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The first thing you should know about the new Toyota Hiace Super Grandia

Those who care about ride quality should pay special attention

The Hiace Super Grandia is now truly a luxury vehicle. PHOTO FROM TOYOTA

You may have heard that Toyota Motor Philippines formally launched today the new Hiace Super Grandia (together with the top-of-the-line Super Grandia Elite). Now, before we give you the basic specs and features, we want to first discuss what, in our opinion, is the new van model’s most important attribute. No, we’re not talking about the luxurious captain seats. And no, we’re not referring to the so-called Toyota Safety Sense technology.

Ask anyone who has ridden the previous-generation Hiace (even the Hiace Super Grandia) and you will likely hear about how the ride was less than ideal. In fact, even the new-generation Hiace Grandia Tourer could still use some refinement in the area of ride comfort. The main culprit here is the leaf-spring suspension that the old Hiace vans were (and the current Hiace ones are) underpinned with.

While leaf springs are generally sturdy and cost-efficient, they also offer limited flex to the suspension, which causes the somewhat jarring ride they’ve come to be associated with. The old public-utility jeepneys that still ply our roads have them. Safe to say these utilitarian springs will never be good enough for luxury vehicles if the priority is to give discriminating occupants a first-class travel experience.

Toyota swears the suspension of the new Hiace Super Grandia is so much better than the old one. PHOTO FROM TOYOTA

Enter the new Hiace Super Grandia, which now (finally!) boasts four-link coil springs at the back. Coil springs are admittedly more complicated (and more expensive) in their design and construction, but they also make possible a wider range of suspension movement. Both the regular Super Grandia and the higher-end Super Grandia Elite are equipped with these. Toyota promises “reduced cabin noise, vibration and harshness, ensuring a smooth and comfortable ride even on long drives.”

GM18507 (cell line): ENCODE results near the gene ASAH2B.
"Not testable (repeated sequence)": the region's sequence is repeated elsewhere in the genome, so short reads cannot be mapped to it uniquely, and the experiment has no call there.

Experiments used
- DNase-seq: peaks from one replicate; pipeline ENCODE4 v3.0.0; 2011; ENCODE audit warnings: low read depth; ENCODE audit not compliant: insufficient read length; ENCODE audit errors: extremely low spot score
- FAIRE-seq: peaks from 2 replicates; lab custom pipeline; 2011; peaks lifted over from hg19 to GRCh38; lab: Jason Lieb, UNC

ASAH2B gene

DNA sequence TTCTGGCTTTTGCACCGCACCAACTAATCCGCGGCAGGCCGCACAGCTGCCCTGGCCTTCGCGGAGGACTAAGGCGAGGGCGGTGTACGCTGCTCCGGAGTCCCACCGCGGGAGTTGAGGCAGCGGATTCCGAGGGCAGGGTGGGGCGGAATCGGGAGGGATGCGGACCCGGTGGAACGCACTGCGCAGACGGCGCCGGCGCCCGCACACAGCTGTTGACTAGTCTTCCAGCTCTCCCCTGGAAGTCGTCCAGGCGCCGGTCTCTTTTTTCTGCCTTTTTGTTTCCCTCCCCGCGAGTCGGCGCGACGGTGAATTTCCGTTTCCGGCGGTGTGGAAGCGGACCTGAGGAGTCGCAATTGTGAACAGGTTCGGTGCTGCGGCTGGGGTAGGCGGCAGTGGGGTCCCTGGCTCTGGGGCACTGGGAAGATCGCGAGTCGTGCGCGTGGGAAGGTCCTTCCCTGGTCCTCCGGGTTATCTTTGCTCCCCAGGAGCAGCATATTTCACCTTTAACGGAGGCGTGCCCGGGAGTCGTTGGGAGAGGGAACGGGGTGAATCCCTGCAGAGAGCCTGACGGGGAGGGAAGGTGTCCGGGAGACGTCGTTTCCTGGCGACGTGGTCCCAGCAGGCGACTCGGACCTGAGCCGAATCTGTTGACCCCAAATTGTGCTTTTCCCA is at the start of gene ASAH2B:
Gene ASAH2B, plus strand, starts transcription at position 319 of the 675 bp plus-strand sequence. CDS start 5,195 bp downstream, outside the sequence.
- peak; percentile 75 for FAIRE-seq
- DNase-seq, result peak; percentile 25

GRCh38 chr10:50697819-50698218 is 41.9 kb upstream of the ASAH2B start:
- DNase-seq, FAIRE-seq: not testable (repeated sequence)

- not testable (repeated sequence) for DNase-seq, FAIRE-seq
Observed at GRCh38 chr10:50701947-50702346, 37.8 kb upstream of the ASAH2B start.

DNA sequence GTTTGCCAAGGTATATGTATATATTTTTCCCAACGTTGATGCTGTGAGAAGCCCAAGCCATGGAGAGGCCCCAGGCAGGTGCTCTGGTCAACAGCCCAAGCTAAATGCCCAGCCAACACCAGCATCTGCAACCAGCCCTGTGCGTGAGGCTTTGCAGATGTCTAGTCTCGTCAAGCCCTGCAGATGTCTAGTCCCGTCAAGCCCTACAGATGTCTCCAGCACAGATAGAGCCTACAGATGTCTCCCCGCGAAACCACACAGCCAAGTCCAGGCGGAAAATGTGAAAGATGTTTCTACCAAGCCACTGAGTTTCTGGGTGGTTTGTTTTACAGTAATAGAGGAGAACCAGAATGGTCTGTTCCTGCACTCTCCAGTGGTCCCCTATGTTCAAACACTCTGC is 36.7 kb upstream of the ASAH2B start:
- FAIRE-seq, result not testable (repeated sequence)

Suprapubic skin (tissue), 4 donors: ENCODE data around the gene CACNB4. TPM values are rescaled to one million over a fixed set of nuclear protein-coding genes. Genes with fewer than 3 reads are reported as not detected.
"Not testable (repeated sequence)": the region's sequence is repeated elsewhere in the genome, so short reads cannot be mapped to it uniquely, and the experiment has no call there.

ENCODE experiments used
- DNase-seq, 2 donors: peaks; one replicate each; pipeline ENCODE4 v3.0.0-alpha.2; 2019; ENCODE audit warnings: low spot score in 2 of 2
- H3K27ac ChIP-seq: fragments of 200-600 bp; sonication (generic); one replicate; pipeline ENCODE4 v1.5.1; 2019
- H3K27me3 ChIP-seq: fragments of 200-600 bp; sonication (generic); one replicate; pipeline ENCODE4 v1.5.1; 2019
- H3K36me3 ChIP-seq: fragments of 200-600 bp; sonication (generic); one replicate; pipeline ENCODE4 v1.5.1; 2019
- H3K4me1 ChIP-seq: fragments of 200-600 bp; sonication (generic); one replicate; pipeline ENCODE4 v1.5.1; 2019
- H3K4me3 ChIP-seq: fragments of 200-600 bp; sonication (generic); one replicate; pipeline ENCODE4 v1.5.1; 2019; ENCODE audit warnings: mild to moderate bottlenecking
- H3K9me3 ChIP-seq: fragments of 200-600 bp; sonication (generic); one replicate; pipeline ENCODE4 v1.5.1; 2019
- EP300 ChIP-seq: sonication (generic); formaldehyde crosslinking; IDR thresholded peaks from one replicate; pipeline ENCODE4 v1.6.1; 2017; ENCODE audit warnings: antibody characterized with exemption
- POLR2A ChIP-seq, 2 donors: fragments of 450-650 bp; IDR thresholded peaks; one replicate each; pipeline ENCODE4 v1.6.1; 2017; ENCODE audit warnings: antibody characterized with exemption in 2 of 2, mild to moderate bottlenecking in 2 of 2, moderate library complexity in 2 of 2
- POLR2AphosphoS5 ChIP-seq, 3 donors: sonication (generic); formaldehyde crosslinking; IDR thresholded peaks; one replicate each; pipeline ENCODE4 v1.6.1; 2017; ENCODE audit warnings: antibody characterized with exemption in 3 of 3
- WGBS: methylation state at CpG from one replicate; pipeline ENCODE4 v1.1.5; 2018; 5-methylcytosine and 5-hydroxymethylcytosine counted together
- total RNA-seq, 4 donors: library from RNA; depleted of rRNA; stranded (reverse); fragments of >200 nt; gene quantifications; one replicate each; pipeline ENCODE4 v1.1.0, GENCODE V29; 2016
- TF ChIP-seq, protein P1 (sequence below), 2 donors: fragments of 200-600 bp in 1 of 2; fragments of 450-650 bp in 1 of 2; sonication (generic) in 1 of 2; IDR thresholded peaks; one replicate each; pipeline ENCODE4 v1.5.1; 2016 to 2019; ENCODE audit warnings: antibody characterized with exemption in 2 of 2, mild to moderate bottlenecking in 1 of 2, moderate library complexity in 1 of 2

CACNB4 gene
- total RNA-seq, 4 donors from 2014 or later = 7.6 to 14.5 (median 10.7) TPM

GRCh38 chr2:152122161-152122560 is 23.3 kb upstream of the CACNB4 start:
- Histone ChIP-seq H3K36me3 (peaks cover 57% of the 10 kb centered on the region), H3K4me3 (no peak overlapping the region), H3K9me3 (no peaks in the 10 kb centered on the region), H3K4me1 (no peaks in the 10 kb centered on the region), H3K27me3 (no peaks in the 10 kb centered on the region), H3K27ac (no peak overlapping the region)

Coil springs are more complicated than their leaf counterparts, but they’re also more flexible. PHOTO FROM TOYOTA

When Toyota brags about “a higher level of luxury” in launching the new Hiace Super Grandia, trust that the Japanese automaker isn’t merely calling attention to all the impressive high-tech toys that it has thrown into its latest luxury van. What the company really means is that owners will now get to know a truly different ride experience that past Hiace models failed to deliver. We’re looking forward to riding the new Super Grandia to see for ourselves just how much better its suspension is. We’ll keep you posted.

Vernon B. Sarne

Vernon is the founder and editor-in-chief of VISOR. He has been an automotive journalist for 26 years. He became one by serendipity, walking into the office of a small publishing company and applying for a position he had no idea was for a local car magazine. God has watched over him throughout his humble journey. He writes the ‘Spoiler’ column.